3. Introduce Chaos - Run the disruptions on your experiment group. Ideally, this should be done in production on a small subset of traffic in order to be the most useful. However, you should obviously also minimize business impact. This might mean excluding requests that have high business value from being selected into the experiment group or retrying failed requests and putting them in the control group. Many companies (like Netflix for example) also allow users to opt out of being placed in experiment groups.

  4. Check Hypothesis - See how your hypothesis about the KPIs held up. Was there a big difference in KPIs between the control group and experimental group? If so, then you should analyze whether engineering time should be dedicated to fixing that possible failure mode.

The key principles with Chaos Engineering are

  • Run Experiments in Production - When starting Chaos experiments, you should be using a staging environment. After getting experience and gaining confidence, you should eventually start running your Chaos experiments in Production. The reason why is that it simply isn’t possible to replicate everything in a staging environment (if you’re operating at the massive scale where doing Chaos engineering makes sense).

  • Minimize Blast Radius - Experimenting in production can cause customer pain, so it’s your responsibility to make sure the experiments are minimized and contained. Run the experiment on a small selection of traffic, database replicas, servers, etc. You should know your blast radius, which is the number of things the experiment can affect. Make the blast radius as small as possible so that you narrow down the things you’re testing for. This makes it easier to do a root cause analysis afterwards and it also reduces potential business impact.

  • Automate Experiments to Run Continuously - Create small, focused Chaos experiments and then automate them to run continuously. Eventually, as teams mature to the Chaos framework, these experiments can be run without warning. This can help ensure that teams implement best practices and adhere to them. However, this should be done with a small blast radius and tests should be easy to roll back.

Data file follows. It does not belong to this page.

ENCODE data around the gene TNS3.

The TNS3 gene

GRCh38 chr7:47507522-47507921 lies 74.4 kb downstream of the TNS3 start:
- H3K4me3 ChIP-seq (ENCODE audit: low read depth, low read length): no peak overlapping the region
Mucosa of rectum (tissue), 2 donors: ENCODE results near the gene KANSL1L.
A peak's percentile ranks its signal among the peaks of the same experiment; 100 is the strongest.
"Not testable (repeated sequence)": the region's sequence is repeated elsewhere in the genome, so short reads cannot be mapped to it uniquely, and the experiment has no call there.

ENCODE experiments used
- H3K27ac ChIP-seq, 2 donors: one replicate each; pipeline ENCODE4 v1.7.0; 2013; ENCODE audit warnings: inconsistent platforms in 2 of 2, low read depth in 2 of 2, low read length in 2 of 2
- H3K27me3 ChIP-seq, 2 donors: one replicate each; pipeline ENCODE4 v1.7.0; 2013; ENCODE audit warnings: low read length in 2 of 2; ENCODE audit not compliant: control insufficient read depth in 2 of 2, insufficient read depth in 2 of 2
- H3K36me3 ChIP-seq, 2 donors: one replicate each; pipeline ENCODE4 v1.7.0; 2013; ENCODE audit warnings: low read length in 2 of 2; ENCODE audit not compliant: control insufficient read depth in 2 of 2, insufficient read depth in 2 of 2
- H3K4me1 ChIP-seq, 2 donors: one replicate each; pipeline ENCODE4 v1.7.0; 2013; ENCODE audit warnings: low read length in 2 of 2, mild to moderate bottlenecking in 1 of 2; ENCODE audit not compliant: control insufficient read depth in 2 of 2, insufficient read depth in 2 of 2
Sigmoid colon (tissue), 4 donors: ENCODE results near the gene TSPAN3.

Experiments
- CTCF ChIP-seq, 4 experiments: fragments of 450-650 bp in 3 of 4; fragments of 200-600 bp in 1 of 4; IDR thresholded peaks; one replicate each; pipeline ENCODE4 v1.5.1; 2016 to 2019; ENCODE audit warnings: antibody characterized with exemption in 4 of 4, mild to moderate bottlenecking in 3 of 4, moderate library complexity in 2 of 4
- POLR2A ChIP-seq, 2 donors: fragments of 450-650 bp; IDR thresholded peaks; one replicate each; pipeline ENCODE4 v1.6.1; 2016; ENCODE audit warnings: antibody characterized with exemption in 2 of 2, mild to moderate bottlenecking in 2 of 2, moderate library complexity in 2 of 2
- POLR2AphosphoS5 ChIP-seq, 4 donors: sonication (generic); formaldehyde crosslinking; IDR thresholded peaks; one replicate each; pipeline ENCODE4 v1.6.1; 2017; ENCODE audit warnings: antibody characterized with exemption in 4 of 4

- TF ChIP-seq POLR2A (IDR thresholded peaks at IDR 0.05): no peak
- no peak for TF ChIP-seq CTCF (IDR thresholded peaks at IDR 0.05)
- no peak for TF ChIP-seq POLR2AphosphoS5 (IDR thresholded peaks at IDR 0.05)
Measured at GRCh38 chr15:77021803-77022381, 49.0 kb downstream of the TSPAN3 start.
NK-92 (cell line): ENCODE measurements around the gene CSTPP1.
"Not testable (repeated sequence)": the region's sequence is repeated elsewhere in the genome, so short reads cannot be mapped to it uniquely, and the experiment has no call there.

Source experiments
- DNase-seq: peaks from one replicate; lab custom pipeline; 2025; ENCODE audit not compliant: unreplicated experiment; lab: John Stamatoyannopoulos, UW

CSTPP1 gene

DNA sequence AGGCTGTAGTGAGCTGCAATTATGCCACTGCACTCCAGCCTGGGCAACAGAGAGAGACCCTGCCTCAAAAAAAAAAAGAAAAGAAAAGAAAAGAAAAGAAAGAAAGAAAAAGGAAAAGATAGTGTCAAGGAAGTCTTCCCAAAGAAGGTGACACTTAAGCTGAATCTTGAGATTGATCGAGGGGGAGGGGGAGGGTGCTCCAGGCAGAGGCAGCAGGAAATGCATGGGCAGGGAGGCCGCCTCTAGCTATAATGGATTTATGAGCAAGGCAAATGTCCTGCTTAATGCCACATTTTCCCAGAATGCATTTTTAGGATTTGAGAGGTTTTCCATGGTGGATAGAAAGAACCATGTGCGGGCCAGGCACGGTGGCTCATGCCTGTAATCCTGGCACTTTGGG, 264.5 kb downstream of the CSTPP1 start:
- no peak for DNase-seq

The point is to introduce faults into your system on purpose in order to detect bugs and failures with the ultimate goal of increasing confidence in your distributed system.

Fault Injection Testing vs Chaos Engineering

There’s a lot of overlap with Chaos Engineering and Fault Injection Testing. The main difference is that Chaos Engineering is meant to generate new information and find potential “unknown unknowns”. Fault injection is moreso meant to test a specific condition.

Running continuous Chaos experiments in production where you do things like force system clocks to be out of sync with each other or inject latency in a certain service is meant to generate new information about how the system operates under stress/faults and uncover unknown unknowns that could’ve led to failures.

This is the first part of our article on Chaos Engineering.

In the second part, we’ll go through

  • Implementation and tools like AWS Fault Injection Simulator, Chaos Monkeys, etc.

  • How Facebook and LinkedIn use Chaos Testing

  • Audible and Twitch’s usage of Chaos Engineering

and more.

You can read the full article by subscribing to Quastor Pro.

Product for Engineers is a fantastic newsletter by PostHog that helps developers learn how to find product-market fit and build apps that users love.

A/B testing and experimentation are crucial for building a feature roadmap, improving conversion rates and accelerating growth. However, many engineers don’t understand the ins-and-outs of how to run these tests effectively (they just leave it to the data scientists).

This edition of Product for Engineers delves into A/B tests and discusses

  • The 5 traits of good A/B tests

  • How to think about statistical significance and p-values

  • Avoiding false positives

And more.

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Tech Snippets